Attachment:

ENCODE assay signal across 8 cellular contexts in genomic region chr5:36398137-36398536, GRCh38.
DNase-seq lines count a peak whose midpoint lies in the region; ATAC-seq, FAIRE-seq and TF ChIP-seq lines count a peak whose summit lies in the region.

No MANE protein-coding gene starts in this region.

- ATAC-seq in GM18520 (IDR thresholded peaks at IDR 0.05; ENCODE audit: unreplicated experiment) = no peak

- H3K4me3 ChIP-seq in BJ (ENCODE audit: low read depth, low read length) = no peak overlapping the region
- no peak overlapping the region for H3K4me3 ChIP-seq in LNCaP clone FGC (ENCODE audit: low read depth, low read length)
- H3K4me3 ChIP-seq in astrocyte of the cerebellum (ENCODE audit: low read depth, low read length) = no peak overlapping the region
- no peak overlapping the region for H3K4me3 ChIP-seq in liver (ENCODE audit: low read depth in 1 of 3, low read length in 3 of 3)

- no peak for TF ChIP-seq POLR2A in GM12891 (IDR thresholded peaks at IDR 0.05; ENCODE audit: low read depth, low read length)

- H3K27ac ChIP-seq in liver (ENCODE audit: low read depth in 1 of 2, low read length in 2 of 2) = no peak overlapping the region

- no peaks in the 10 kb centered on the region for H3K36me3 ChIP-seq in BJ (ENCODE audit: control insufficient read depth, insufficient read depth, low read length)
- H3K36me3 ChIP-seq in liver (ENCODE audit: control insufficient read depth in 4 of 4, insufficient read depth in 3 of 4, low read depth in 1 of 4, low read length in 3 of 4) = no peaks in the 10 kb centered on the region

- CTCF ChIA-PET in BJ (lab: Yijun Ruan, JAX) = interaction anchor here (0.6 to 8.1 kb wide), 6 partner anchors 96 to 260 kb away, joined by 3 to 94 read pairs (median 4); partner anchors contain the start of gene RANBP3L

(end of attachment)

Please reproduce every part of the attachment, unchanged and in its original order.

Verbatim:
ENCODE assay signal across 8 cellular contexts in genomic region chr5:36398137-36398536, GRCh38.
DNase-seq lines count a peak whose midpoint lies in the region; ATAC-seq, FAIRE-seq and TF ChIP-seq lines count a peak whose summit lies in the region.

No MANE protein-coding gene starts in this region.

- ATAC-seq in GM18520 (IDR thresholded peaks at IDR 0.05; ENCODE audit: unreplicated experiment) = no peak

- H3K4me3 ChIP-seq in BJ (ENCODE audit: low read depth, low read length) = no peak overlapping the region
- no peak overlapping the region for H3K4me3 ChIP-seq in LNCaP clone FGC (ENCODE audit: low read depth, low read length)
- H3K4me3 ChIP-seq in astrocyte of the cerebellum (ENCODE audit: low read depth, low read length) = no peak overlapping the region
- no peak overlapping the region for H3K4me3 ChIP-seq in liver (ENCODE audit: low read depth in 1 of 3, low read length in 3 of 3)

- no peak for TF ChIP-seq POLR2A in GM12891 (IDR thresholded peaks at IDR 0.05; ENCODE audit: low read depth, low read length)

- H3K27ac ChIP-seq in liver (ENCODE audit: low read depth in 1 of 2, low read length in 2 of 2) = no peak overlapping the region

- no peaks in the 10 kb centered on the region for H3K36me3 ChIP-seq in BJ (ENCODE audit: control insufficient read depth, insufficient read depth, low read length)
- H3K36me3 ChIP-seq in liver (ENCODE audit: control insufficient read depth in 4 of 4, insufficient read depth in 3 of 4, low read depth in 1 of 4, low read length in 3 of 4) = no peaks in the 10 kb centered on the region

- CTCF ChIA-PET in BJ (lab: Yijun Ruan, JAX) = interaction anchor here (0.6 to 8.1 kb wide), 6 partner anchors 96 to 260 kb away, joined by 3 to 94 read pairs (median 4); partner anchors contain the start of gene RANBP3L